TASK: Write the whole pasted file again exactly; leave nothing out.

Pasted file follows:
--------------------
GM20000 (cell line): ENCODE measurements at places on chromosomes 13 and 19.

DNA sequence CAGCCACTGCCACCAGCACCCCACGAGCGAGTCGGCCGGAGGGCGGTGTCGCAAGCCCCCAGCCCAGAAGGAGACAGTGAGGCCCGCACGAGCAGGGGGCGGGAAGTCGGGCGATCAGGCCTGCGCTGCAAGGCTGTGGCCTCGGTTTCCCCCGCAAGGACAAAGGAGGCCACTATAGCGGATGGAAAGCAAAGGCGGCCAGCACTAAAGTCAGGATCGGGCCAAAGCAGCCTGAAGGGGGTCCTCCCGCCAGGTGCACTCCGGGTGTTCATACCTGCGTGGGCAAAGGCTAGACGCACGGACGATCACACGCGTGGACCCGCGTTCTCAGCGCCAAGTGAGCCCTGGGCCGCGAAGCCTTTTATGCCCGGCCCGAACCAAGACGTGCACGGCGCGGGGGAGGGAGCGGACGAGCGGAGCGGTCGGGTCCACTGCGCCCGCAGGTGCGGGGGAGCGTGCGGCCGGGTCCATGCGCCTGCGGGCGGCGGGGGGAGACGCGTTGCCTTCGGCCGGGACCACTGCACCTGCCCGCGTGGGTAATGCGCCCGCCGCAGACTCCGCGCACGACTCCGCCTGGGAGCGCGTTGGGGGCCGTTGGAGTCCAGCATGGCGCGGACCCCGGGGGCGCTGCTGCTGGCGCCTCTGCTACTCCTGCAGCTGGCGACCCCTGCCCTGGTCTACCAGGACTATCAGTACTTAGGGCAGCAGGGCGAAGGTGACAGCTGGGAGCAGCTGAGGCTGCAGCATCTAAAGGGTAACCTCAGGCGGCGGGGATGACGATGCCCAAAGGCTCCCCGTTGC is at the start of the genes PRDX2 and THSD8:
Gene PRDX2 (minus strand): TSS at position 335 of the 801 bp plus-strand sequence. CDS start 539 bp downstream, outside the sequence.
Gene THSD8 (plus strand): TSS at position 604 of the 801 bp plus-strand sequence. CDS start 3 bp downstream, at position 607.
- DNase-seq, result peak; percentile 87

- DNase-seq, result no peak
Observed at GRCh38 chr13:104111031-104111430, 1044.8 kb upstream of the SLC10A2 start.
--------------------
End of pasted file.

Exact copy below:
GM20000 (cell line): ENCODE measurements at places on chromosomes 13 and 19.

DNA sequence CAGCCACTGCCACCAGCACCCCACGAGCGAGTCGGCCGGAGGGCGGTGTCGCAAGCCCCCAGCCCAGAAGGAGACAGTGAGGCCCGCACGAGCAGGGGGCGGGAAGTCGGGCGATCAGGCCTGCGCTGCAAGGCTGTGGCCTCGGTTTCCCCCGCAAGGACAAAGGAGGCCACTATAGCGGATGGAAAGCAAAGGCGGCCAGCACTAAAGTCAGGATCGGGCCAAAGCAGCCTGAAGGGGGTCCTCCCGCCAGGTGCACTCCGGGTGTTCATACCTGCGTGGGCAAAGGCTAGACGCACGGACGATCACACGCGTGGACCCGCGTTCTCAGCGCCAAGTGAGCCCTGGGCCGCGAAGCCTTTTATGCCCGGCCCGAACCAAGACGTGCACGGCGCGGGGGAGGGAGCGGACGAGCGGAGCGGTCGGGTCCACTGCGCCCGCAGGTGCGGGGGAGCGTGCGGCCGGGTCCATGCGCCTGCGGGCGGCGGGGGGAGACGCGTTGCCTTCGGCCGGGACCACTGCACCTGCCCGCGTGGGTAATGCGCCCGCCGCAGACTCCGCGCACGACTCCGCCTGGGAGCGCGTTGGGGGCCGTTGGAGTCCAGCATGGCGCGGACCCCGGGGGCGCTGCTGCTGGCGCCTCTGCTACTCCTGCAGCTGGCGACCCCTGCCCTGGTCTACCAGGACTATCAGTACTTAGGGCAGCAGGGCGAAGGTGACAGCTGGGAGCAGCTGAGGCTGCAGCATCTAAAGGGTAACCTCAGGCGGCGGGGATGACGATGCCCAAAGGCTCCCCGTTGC is at the start of the genes PRDX2 and THSD8:
Gene PRDX2 (minus strand): TSS at position 335 of the 801 bp plus-strand sequence. CDS start 539 bp downstream, outside the sequence.
Gene THSD8 (plus strand): TSS at position 604 of the 801 bp plus-strand sequence. CDS start 3 bp downstream, at position 607.
- DNase-seq, result peak; percentile 87

- DNase-seq, result no peak
Observed at GRCh38 chr13:104111031-104111430, 1044.8 kb upstream of the SLC10A2 start.